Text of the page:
Breaking stereotypes, part II

People are sometimes frustrated when talking to me about news or politics. They might express passion and emotions about an issue but, even when I fundamentally agree with their position, I tend to try to explain the other side and correct misunderstandings I heard from them. This is either interpreted as me always taking the other side, or as me being overly intellectual and aloof–or even worse, a smug know-it-all.

I believe Western civilization is too accepting of outside influence, and not invested enough in its own cultural continuity. But is my personal habit of empathy and nonjudgmentalism a micro level version of the same pathology? Perhaps I should evaluate which positions would, if given the power of influence, result in negative effects to me directly, and then take up a policy of always degrading those positions and antagonizing the people who support them. (That would at least make me appear as a more normal person, anyway.)

Yet I still have an incentive to respond with nonjudgment and rationality to just about any viewpoint, even (with a few exceptions) ones that in practical terms are calling for my demise: I am following my own advice about negative stereotypes. Essentially, the only way to shatter stereotypes is to do it yourself.

I am keenly aware of the negative stereotypes about my race/ethnicity/class, and I try whenever possible to deviate from the ones I don’t like or that I perceive as a source of problems for my race/ethnicity/class. One of the stereotypes about my ethnicity is that we are scornful and look down on other groups of people, especially one particular group for whom the scorn is not mutual, and so I try not to do that.

This is a kind of public goods problem though. Shattering stereotypes is unnatural for most people (that’s why stereotypes with predictive power persist in the first place), and it requires a critical mass of people doing it before the stereotype is actually changed or erased. (It can be done of course; there are stereotypes that were prevalent many years ago about, say, Irish immigrants or software engineers that are no longer true today.)

What we need is a way to incentivize masses of people to break negative stereotypes about themselves. For example, imagine a widely-circulated virtual tool that first collects basic information about the user and tells him what are the most common negative stereotypes about himself. Then it gives practical advice or options for how to break those stereotypes. Not all users would immediately do it, but the message and available courses of action would become more visible, and could enter the public consciousness as an alternative to the unproductive blaming of “hate” or “intolerance.”

The echo

How I realistically see the echo thing* playing out:

1. Mostly, nobody will know what the echo is and will ignore it.

2. The few people who do know what the echo is will mostly be people who already don’t like Jews. The echo will have very little persuasive or informative power with regard to the “Jews enjoy disproportionate levels of influence on [our] non-Jewish society” topic.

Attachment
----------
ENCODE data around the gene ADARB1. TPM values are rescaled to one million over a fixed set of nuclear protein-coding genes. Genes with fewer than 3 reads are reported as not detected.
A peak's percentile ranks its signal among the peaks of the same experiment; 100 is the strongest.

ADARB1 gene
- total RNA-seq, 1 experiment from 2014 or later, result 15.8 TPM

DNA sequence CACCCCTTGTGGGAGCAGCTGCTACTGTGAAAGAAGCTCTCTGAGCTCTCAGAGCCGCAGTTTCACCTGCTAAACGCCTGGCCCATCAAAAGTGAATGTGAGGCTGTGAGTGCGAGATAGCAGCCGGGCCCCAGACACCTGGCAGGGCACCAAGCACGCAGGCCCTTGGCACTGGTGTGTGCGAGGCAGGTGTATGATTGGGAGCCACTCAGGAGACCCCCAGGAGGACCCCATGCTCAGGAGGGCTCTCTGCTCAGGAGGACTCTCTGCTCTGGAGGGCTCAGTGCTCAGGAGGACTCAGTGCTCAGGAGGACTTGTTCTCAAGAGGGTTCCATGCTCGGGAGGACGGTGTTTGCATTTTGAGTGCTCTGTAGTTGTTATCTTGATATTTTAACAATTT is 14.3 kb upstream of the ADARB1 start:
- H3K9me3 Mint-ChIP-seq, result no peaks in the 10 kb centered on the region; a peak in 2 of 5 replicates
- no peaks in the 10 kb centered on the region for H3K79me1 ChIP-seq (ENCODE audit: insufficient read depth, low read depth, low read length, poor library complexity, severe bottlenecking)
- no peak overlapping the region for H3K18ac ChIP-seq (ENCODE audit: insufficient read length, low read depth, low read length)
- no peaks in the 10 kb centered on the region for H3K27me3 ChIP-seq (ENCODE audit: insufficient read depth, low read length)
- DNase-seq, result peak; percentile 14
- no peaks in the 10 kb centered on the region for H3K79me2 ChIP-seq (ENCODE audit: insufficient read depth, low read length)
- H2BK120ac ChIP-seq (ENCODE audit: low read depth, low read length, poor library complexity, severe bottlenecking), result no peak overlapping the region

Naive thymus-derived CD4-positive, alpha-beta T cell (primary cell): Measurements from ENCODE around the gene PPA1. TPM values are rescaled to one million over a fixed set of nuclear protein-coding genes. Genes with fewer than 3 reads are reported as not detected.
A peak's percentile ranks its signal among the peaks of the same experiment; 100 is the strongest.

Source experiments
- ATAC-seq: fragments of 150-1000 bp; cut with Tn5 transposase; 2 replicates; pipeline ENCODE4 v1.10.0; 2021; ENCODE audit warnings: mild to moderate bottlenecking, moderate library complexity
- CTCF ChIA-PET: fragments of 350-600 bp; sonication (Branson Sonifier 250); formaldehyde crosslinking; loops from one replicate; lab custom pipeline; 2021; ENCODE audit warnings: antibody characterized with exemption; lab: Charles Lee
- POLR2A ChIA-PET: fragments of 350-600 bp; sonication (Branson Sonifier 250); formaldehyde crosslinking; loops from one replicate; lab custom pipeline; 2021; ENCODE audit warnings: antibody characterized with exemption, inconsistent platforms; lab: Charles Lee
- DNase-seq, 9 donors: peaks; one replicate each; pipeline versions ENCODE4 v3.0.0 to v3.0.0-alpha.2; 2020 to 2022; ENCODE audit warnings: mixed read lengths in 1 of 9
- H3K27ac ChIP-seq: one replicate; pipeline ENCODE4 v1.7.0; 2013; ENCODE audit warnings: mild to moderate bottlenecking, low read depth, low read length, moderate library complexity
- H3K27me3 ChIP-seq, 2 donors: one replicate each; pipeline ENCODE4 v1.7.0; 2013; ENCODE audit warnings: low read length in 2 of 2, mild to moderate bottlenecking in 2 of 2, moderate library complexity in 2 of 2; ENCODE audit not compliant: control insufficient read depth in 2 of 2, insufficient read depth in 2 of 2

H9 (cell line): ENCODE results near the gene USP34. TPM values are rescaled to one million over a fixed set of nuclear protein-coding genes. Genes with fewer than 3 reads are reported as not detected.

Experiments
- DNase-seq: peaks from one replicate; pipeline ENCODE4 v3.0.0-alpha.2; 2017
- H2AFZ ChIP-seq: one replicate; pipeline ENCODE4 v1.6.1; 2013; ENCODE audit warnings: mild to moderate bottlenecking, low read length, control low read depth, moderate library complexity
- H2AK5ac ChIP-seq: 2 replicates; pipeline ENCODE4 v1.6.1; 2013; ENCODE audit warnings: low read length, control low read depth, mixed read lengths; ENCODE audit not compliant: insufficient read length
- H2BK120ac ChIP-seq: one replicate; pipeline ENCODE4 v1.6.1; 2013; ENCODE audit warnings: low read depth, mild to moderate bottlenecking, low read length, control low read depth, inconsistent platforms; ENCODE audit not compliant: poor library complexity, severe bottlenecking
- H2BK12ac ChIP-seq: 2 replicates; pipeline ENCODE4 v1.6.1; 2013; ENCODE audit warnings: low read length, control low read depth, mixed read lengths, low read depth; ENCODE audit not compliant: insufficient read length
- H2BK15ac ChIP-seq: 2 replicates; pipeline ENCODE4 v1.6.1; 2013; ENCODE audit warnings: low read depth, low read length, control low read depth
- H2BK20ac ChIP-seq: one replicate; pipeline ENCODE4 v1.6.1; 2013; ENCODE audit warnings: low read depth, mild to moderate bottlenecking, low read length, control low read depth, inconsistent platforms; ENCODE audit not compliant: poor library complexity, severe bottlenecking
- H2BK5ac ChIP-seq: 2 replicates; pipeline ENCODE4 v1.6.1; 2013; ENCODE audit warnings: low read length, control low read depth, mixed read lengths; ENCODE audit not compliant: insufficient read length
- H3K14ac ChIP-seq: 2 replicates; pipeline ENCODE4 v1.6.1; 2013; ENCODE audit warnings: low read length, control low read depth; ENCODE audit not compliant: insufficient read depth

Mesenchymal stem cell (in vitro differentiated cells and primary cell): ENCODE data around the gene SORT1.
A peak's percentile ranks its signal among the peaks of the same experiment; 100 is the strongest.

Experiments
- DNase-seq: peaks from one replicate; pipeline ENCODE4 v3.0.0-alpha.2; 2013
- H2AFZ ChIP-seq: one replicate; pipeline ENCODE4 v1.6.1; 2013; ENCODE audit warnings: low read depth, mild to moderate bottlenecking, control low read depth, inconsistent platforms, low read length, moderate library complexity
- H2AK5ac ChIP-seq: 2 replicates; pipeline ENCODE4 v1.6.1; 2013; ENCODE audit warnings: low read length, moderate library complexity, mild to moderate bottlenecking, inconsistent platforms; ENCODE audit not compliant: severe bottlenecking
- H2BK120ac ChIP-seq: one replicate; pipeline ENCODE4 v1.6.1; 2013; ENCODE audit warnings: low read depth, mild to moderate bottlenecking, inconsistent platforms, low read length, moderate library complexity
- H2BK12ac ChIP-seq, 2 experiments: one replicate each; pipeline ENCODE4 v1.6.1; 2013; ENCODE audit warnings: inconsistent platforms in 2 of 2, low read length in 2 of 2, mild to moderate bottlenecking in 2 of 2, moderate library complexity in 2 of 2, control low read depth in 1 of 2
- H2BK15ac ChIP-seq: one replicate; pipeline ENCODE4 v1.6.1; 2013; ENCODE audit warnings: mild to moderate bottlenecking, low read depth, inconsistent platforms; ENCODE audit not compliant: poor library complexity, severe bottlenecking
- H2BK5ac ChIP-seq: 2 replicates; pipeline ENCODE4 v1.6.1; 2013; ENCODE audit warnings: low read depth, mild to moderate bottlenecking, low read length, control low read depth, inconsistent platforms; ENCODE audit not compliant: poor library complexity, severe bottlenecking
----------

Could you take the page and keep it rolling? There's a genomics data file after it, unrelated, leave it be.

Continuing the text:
3. In the eyes of people who know what the echo is but disagree with it, are alarmed by it, or fail to see its practical worth, anyone who uses the echo non-ironically will simply be branding themselves as “scary KKK” types.

4. This will force the rest of the Alternative Right (AR) to make a choice: either distance themselves from people who use the echo, or accept that same “scary KKK” branding. (Dismantling that branding is a separate project and is much longer-term.) My prediction is the AR will do the former, but I’m only weakly confident in that prediction. Nevertheless, here’s my reasoning: If the AR does the latter and accepts that same branding, its momentum as a serious influential movement will effectively be terminated, since:

a) the next logical place for the AR to attain supporters is rural evangelical Christians (most of whom think favorably of Jews), and/or disaffected young conservatives (most of whom don’t have much of anything against Jews and a substantial portion of whom are themselves Jewish) and so they’ll have trouble expanding beyond their echo chamber (no pun intended);

b) presently, the AR can boast of being intelligent, non-violent, and primarily interested in basic concepts such as American national sovereignty and standing up for white people and their culture—concepts that actually ought not to inspire much controversy. This might still be possible to do while embracing the echo itself (minus the online trolling thing), but it is nearly impossible to do while embracing the current set of echo-users, who tend toward monomania over Jewish influence and who frequently venture into “Jews are lizard people” land. Also, it isn’t clear whether the echo is supposed to be an educational thing or a trolling thing, and if it’s to be both, the path from trolling to education is convoluted and hazard-laden.

5. In 5 years, if the echo is widely used at all, another weak prediction of mine is the echo will simply signal to most people that the person around whose name it’s used is Jewish, and nothing else beyond whatever meaning various groups ascribe to that information. Most groups ascribe very little to it compared to current echo-users. A few interested people might dig and find out something along the lines of “Hey did you know this used to be a way for racist anti-Semites to mark Jews for harassment online?” and that will either be an interesting tidbit to which they shrug and move on, or it will put a bad taste in their mouths and they’ll avoid it. Then the whole thing will fade away except maybe for the people who used it initially.

*The Wikipedia article is of course one-sided and broad-brushed. I don’t know of any neutral treatment of it, so I recommend personally interacting with more than one actual echo-users to get a fuller understanding.